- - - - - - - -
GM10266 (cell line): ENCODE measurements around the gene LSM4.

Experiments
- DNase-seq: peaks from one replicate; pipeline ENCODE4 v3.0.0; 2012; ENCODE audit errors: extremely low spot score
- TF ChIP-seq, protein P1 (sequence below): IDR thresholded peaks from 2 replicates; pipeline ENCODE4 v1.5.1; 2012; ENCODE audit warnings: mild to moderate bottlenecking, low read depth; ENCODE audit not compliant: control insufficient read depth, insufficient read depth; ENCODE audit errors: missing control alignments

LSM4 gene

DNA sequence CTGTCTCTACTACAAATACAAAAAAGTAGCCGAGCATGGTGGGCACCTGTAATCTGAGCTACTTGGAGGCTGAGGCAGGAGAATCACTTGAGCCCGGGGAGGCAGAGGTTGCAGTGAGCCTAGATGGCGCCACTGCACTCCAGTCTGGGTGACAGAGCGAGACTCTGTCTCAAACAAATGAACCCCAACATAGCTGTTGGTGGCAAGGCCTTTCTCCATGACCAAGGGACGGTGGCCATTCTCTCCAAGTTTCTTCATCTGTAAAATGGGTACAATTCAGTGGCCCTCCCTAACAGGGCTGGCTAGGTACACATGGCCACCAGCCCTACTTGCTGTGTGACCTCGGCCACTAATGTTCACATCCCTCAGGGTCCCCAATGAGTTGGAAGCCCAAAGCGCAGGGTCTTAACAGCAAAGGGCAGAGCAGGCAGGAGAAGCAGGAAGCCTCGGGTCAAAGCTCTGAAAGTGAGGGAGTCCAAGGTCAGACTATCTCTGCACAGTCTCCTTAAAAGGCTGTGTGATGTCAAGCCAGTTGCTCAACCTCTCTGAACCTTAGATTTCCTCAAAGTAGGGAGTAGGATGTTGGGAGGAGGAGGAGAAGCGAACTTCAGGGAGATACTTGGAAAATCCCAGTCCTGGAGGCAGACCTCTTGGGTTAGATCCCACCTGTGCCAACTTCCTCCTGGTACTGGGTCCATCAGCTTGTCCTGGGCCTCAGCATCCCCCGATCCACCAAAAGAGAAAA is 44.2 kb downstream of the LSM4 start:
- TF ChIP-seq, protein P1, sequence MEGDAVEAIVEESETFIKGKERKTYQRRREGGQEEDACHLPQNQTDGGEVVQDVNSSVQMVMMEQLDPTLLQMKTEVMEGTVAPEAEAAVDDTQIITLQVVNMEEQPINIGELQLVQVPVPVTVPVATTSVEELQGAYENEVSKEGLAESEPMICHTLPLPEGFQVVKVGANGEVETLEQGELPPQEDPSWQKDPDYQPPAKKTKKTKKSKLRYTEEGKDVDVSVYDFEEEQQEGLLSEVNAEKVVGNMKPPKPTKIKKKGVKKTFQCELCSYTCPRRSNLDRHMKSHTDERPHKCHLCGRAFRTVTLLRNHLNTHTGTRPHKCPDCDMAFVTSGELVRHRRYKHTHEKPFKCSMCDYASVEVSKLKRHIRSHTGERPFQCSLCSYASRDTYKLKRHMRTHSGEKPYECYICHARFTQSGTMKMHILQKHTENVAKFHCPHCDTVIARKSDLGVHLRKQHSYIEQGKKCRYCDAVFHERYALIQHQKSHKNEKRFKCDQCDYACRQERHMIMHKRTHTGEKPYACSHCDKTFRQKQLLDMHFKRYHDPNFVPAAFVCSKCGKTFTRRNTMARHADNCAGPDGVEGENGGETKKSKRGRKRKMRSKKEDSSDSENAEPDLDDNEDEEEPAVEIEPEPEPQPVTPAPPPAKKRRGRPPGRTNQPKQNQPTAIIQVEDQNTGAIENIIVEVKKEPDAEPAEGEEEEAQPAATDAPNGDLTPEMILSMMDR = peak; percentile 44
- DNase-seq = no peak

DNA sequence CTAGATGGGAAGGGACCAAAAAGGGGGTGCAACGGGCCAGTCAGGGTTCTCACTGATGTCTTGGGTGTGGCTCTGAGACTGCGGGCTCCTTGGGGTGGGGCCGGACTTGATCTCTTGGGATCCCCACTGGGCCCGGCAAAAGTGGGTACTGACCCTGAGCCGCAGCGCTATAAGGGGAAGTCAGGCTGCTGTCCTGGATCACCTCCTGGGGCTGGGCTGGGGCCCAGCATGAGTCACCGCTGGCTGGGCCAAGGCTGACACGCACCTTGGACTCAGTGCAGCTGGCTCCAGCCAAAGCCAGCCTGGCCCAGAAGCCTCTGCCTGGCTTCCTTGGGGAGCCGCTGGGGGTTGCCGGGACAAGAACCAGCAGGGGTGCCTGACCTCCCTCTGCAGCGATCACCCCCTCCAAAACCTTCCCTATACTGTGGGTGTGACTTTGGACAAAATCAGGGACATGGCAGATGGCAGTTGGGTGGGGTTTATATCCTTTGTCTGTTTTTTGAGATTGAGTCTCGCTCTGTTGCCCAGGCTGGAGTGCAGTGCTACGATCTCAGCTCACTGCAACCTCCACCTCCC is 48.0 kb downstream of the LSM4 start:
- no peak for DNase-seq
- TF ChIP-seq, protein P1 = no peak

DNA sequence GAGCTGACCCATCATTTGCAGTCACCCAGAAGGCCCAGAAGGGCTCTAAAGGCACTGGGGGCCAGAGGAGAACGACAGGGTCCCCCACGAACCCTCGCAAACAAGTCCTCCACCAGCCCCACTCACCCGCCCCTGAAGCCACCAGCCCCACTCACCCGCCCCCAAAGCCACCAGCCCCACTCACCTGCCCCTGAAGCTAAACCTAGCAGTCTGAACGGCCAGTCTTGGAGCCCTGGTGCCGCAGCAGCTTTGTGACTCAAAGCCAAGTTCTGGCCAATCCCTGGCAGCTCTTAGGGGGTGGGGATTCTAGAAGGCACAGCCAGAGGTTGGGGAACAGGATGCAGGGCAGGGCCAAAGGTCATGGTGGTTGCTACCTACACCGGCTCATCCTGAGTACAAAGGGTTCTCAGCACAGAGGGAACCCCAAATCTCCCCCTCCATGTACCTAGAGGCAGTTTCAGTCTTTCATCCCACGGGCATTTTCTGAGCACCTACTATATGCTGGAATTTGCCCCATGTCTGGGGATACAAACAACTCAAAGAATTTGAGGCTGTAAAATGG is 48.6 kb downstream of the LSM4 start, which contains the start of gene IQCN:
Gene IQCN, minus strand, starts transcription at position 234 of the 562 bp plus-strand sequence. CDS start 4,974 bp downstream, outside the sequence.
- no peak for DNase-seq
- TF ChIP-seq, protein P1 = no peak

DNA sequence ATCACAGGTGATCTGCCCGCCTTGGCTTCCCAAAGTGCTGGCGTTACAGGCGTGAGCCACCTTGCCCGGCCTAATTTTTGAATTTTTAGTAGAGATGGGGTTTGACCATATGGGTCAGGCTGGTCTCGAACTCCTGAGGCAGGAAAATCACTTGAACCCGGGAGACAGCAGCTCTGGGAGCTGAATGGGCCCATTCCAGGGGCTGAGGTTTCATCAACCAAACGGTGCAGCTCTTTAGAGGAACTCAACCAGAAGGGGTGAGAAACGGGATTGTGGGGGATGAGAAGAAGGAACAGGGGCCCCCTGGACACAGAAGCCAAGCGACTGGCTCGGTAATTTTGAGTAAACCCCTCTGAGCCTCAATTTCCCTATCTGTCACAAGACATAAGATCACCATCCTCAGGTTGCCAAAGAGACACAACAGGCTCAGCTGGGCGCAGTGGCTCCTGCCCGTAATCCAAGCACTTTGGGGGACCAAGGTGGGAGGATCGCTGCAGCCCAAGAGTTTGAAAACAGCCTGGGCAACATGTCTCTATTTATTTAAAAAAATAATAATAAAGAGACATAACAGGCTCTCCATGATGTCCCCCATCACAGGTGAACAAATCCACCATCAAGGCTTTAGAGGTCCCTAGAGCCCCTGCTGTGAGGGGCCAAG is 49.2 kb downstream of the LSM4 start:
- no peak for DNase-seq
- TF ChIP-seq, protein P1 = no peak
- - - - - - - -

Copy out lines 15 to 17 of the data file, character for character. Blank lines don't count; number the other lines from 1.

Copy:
- TF ChIP-seq, protein P1 = no peak

DNA sequence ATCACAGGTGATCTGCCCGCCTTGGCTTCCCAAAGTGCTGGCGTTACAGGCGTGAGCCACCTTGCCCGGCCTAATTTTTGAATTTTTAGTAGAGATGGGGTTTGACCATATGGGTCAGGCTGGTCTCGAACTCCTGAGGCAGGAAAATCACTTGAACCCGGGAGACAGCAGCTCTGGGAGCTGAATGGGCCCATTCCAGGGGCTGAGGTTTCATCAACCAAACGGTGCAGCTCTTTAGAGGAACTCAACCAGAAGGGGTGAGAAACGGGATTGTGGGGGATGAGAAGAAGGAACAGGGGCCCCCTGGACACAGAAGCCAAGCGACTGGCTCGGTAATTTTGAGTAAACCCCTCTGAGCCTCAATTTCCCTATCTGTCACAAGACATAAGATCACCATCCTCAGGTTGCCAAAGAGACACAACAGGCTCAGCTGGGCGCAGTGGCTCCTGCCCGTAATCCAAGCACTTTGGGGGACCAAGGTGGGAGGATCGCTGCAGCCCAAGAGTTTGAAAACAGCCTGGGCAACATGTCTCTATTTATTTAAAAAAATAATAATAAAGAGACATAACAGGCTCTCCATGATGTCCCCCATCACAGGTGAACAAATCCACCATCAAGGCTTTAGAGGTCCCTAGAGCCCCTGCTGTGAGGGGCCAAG is 49.2 kb downstream of the LSM4 start:
- no peak for DNase-seq